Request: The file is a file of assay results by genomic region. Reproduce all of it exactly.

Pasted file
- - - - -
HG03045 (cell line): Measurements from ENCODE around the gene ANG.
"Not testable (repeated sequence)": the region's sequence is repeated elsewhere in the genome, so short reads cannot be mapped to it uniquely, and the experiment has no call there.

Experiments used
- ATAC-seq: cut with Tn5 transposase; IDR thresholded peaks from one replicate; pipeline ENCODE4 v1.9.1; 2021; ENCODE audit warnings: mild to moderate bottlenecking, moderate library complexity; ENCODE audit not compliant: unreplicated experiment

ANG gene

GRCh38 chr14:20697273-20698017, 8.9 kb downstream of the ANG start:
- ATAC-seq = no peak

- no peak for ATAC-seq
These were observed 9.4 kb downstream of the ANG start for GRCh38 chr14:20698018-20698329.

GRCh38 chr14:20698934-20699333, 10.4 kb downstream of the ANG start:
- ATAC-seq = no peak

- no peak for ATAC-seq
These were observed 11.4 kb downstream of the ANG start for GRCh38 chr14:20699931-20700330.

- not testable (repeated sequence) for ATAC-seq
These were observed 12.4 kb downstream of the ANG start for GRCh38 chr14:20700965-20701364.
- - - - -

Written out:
HG03045 (cell line): Measurements from ENCODE around the gene ANG.
"Not testable (repeated sequence)": the region's sequence is repeated elsewhere in the genome, so short reads cannot be mapped to it uniquely, and the experiment has no call there.

Experiments used
- ATAC-seq: cut with Tn5 transposase; IDR thresholded peaks from one replicate; pipeline ENCODE4 v1.9.1; 2021; ENCODE audit warnings: mild to moderate bottlenecking, moderate library complexity; ENCODE audit not compliant: unreplicated experiment

ANG gene

GRCh38 chr14:20697273-20698017, 8.9 kb downstream of the ANG start:
- ATAC-seq = no peak

- no peak for ATAC-seq
These were observed 9.4 kb downstream of the ANG start for GRCh38 chr14:20698018-20698329.

GRCh38 chr14:20698934-20699333, 10.4 kb downstream of the ANG start:
- ATAC-seq = no peak

- no peak for ATAC-seq
These were observed 11.4 kb downstream of the ANG start for GRCh38 chr14:20699931-20700330.

- not testable (repeated sequence) for ATAC-seq
These were observed 12.4 kb downstream of the ANG start for GRCh38 chr14:20700965-20701364.